In those days I was giving CLE seminars for state bar associations and CPA societies (e.g., “Ten Techniques for Shifting Income from a High to a Low Bracket”). One summer I made 46 separate 8-hour presentations. In the fall of 1981 the Hawaii state bar association sponsored my “Ten Techniques” program, which gave Susie and me (and our 3-month old #3 child) a long weekend in Hawaii. That was more than enough time to convince me of where we should move. Susie was less enthralled with the Islands than was I, but since Honolulu was not Topeka, she agreed to let me interview for an opening at the University of Hawaii. Six months later we were living in Honolulu, and that was twenty-five years ago. I still teach the basic tax course, but now I also teach Trusts & Estates, Nonprofit Organizations, and Professional Responsibility.
In 1997 I taught as a visiting professor at the University of Chicago. Two years before that the Wall Street Journal had called Hawaii’s Bishop Estate “the nation’s wealthiest charity,” and had raised a number of troubling questions about how it operated. I recall lunches at the Quadrangle Club where Chicago professors wanted to know more information about Bishop Estate than I could provide. Upon returning to Hawaii, I began researching a piece that became known locally as the “Broken Trust” essay. Senior federal district judge Sam King and I recently co-authored a related book called, Broken Trust: Greed, Mismanagement & Political Manipulation at America’s Largest Charitable Trust. We’re giving all royalties to early childhood education charities in Hawaii. I’ll end this sketch with three quotes about the book:
- “King and Roth build tension and suspense by describing how the trustees react to the tightening grip of at least four separate civil and criminal investigations. Subpoenas fly, surveillance photos are snapped, phones are bugged, tires are slashed, judges cry in court, suicide factors in. The IRS swoops in like a huge predatory bird and threatens to revoke the trust's tax-exempt status, which would cripple the schools. Is paradise lost?” Eve Lichtgarn, Hawaii Reporter.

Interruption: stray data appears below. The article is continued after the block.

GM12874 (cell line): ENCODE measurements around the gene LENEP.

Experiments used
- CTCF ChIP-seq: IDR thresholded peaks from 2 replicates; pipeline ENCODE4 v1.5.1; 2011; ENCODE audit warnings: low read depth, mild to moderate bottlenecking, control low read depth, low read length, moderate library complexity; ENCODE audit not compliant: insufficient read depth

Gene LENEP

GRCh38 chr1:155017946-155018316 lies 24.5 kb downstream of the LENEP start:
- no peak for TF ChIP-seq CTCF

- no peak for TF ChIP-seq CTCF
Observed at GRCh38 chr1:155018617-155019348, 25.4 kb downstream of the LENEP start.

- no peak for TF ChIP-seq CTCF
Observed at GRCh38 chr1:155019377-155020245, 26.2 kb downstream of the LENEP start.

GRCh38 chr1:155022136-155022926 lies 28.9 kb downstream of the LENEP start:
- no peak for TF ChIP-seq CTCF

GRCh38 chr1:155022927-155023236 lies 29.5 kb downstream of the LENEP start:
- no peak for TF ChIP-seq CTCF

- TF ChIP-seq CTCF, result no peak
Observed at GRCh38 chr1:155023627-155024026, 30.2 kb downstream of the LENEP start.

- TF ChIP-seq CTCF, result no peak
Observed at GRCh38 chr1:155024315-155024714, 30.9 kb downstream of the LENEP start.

- “The players in Broken Trust jump off the page…. What makes Broken Trust so fascinating is that it works on multiple levels. It's a well-researched book about Hawaii's history and culture; a dramatic story of judicial, political, and corporate corruption; and a cautionary tale for acting or future charitable trust board members ….” Christopher Quay, Exempt Organization Tax Review.
- “I just finished Broken Trust last night. I couldn't put it down! It read like a novel and I couldn't wait to get to the ending.” Martin D. Begleiter, Ellis and Nelle Levitt Distinguished Professor of Law, Drake University.
Professors can get a complimentary copy of Broken Trust by emailing me their mailing address.
Each Saturday, TaxProf Blog shines the spotlight on one of the 700+ tax professors in America's law schools. We hope to help bring the many individual stories of scholarly achievements, teaching innovations, public service, and career moves within the tax professorate to the attention of the broader tax community. Please email me suggestions for future Tax Prof Profiles. For prior Tax Prof Profiles, see here